Indian Journal of Pathology and Microbiology

HISTOPATHOLOGY SECTION - BRIEF COMMUNICATION
Year
: 2008  |  Volume : 51  |  Issue : 1  |  Page : 83--84

Sebaceous differentiation in odontogenic keratocyst


T Shamim, V Ipe Varghese, PM Shameena, S Sudha 
 Department of Oral Pathology and Microbiology, Government Dental College, Calicut 673008, Kerala, India

Correspondence Address:
T Shamim
Shangrila, Parappanangadi - 676 303
India

Abstract

Sebaceous glands are common in the oral mucosa, but are not normally present with in the jaws. A case of an odontogenic keratocyst with sebaceous glands in the epithelium in a 12-year-old child is presented here, with special emphasis on its histogenesis.



How to cite this article:
Shamim T, Varghese V I, Shameena P M, Sudha S. Sebaceous differentiation in odontogenic keratocyst.Indian J Pathol Microbiol 2008;51:83-84


How to cite this URL:
Shamim T, Varghese V I, Shameena P M, Sudha S. Sebaceous differentiation in odontogenic keratocyst. Indian J Pathol Microbiol [serial online] 2008 [cited 2022 Oct 4 ];51:83-84
Available from: https://www.ijpmonline.org/text.asp?2008/51/1/83/40410


Full Text

 Introduction



Sebaceous glands are dermal adnexal structures aberrantly associated with odontogenic cysts. Hofrath, Gorlin, and Spouge [1],[2],[3] documented the occurrence of sebaceous glands in dentigerous cyst. Brannon [4] in his extensive review of 312 odontogenic keratocysts, makes mention of three cases that contained sebaceous glands. Here we report a case of odontogenic keratocyst with sebaceous differentiation in a 12-year-old girl.

 Case History



A female patient aged 12 years reported to Government Dental College, Calicut with a complaint of swelling on right lower half of face of 2 months duration. Extraoral examination revealed an oval swelling of size 2 x 2 cm involving the right lower border of mandible. The swelling was bony hard and nontender.

The swelling was found to extend from middle of ramus to body of mandible and vertically from alveolus to lower border of mandible and lingually from distal to right permanent mandibular first molar to the angle of mandible.

Radiological examination by orthopantomograph (OPG) revealed biloculated radiolucency on right side of mandible extending from mesial of permanent first molar to the middle of the ramus with inferior displacement of permanent second molar and superior displacement of permanent third molar [Figure 1].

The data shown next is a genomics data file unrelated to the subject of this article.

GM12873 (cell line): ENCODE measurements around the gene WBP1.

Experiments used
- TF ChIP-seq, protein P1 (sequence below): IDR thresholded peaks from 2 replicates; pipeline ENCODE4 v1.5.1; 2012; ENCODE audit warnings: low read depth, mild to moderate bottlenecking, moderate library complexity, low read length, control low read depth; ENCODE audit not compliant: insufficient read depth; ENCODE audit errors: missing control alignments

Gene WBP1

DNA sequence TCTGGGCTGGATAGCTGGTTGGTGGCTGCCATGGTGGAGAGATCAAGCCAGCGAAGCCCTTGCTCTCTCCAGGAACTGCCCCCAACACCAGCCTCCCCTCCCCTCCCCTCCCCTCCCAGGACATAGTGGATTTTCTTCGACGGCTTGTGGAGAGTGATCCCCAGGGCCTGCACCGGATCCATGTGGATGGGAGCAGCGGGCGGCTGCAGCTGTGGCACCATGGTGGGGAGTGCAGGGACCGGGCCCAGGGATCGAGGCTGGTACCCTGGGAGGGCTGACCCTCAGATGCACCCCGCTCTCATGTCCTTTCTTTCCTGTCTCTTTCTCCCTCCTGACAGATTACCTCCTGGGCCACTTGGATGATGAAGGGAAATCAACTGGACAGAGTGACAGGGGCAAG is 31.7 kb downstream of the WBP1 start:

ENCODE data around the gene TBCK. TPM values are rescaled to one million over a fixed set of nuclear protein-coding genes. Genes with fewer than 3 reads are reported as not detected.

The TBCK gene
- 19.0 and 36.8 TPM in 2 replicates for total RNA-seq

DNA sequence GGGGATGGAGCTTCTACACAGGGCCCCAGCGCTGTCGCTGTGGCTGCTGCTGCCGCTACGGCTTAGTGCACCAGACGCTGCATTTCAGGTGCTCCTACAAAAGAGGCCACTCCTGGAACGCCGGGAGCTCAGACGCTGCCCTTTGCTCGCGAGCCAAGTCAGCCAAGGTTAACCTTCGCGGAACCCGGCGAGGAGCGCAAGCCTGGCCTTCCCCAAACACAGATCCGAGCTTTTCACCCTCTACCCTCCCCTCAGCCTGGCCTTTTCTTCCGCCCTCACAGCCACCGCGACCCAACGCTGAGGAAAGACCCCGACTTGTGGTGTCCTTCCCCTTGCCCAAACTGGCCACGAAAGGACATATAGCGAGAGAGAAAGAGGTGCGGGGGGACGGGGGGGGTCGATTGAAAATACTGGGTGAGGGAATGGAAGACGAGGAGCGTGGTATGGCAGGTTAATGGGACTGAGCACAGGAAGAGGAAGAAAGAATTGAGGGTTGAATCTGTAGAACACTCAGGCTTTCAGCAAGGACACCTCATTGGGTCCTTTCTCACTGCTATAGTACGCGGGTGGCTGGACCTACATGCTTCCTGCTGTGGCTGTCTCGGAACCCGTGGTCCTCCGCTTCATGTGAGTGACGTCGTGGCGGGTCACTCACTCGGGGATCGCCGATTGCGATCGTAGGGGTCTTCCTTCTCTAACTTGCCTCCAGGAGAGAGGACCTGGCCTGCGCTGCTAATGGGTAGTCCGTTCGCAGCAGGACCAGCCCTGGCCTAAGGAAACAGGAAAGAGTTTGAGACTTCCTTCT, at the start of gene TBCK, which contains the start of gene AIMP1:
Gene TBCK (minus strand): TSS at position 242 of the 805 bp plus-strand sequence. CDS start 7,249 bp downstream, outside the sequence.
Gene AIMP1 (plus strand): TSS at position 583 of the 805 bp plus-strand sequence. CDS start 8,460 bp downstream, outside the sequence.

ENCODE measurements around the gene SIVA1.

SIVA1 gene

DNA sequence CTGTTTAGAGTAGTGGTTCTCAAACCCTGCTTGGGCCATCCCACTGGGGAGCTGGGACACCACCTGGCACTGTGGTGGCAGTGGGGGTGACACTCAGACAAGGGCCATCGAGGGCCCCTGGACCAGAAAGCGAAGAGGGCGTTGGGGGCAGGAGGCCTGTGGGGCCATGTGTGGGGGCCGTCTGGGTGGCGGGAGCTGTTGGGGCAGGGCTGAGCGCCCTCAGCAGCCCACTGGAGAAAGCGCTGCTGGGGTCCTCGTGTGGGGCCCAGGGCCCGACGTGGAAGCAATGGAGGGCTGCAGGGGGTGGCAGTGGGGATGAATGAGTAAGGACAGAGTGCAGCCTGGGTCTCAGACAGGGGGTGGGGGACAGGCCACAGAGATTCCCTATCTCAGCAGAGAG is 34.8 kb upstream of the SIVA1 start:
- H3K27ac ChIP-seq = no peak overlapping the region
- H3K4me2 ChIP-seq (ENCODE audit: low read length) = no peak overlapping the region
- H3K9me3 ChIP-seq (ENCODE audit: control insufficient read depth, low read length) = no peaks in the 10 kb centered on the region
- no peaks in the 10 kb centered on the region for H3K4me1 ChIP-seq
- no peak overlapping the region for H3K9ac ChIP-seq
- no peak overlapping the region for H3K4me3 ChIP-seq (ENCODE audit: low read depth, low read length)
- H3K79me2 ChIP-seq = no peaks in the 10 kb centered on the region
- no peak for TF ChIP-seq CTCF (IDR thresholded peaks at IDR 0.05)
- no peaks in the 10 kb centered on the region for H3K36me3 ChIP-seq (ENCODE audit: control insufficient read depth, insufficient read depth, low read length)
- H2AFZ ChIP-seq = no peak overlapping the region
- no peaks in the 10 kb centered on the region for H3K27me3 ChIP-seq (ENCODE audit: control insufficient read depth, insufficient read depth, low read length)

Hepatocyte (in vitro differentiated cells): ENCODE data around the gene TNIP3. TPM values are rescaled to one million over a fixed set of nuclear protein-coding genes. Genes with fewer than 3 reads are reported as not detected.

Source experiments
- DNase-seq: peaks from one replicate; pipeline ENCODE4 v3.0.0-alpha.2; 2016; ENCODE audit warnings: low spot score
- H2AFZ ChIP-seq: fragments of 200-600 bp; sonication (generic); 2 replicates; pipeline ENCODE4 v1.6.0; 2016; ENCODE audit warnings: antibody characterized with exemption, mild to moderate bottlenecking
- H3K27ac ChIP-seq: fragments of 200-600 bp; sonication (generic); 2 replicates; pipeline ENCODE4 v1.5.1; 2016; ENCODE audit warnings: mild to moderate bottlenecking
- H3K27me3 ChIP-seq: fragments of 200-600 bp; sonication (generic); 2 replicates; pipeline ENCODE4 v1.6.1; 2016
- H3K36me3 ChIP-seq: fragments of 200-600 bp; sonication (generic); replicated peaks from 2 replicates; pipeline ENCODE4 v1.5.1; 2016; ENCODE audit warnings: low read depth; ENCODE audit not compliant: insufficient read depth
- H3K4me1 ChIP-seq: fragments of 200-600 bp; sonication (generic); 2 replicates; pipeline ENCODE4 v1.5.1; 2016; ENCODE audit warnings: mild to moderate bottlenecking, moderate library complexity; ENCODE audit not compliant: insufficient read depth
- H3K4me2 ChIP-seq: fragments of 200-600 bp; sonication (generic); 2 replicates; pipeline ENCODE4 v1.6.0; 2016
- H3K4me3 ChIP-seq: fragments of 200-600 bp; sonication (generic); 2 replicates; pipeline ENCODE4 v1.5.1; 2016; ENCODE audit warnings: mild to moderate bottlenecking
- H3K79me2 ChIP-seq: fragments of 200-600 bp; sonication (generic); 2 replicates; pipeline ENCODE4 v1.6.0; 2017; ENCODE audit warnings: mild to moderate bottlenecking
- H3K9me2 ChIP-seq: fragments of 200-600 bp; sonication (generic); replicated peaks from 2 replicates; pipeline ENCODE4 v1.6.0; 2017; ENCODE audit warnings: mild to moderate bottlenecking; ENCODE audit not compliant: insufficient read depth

A provisional diagnosis of odontogenic keratocyst or odontogenic tumor was made. All routine lab investigations followed by fine needle aspiration cytology (FNAC) were done. The lesion was surgically excised and on surgical exploration, a glistening cheesy material was found. Specimen was subjected for histopathological examination and a diagnosis of odontogenic keratocyst with sebaceous differentiation was given. The postoperative period was uneventful and every month follow-up for 5-year period was advised for the patient.

Pathological findings

Microscopically, the lesion showed parakeratinized epithelium with palisading basal cell layer. The epithelium was thicker in the regions of sebaceous tissue [Figure 2]. Sebaceous tissue was scattered along the length of the lining, either in contact with or immediately subjacent to it, opening into the cyst cavity. The epithelial lining was thrown up into folds. The epithelium connective tissue interface was flat and was seen separated at some areas [Figure 3]. A diagnosis of odontogenic keratocyst with sebaceous differentiation was given.

 Discussion



The interpretation of this cyst as an odontogenic keratocyst with sebaceous differentiation needs documentation. Most cases of intraosseous jaw cysts with sebaceous differentiation were tooth associated, usually presenting clinically as dentigerous cysts. The pleuripotentiality of the epithelium has been well documented by Eversole, [5] but well-formed adnexal structures other than sebaceous glands arising from odontogenic epithelium have not been conclusively demonstrated. The interaction of oral epithelium, whether from dental lamina rests or surface epithelium with oral mesenchymal tissues has been insufficiently studied. It seems reasonable to postulate that some factors in the oral mesenchyme could interact with epithelium of almost any source to produce wide variability in structure and potential of the affected epithelium. The multipotentiality of the oral epithelium may be secondary to the influence of the mesenchyme, resulting in the differentiation of sebaceous glands in odontogenic cysts. Most authors [6],[7] believe that odontogenic keratocyst arises from dental lamina rests, while others have speculated an origin from surface epithelium or hamartomatous proliferations of odontogenic epithelium. [8]

The histologic features of the present case were similar to those described by other authors. [9],[10] Adnexal structures other than sebaceous gland was absent in the lining epithelium and connective tissue. Thus we can exclude dermoid and epidermoid cysts.

To conclude, it is important to note that odontogenic keratocyst with sebaceous differentiation do occur and must be separated from other dermoid and epidermoid cysts in a clinical and histological differential diagnosis. We also believe that this variant should be considered as a separate entity.

References

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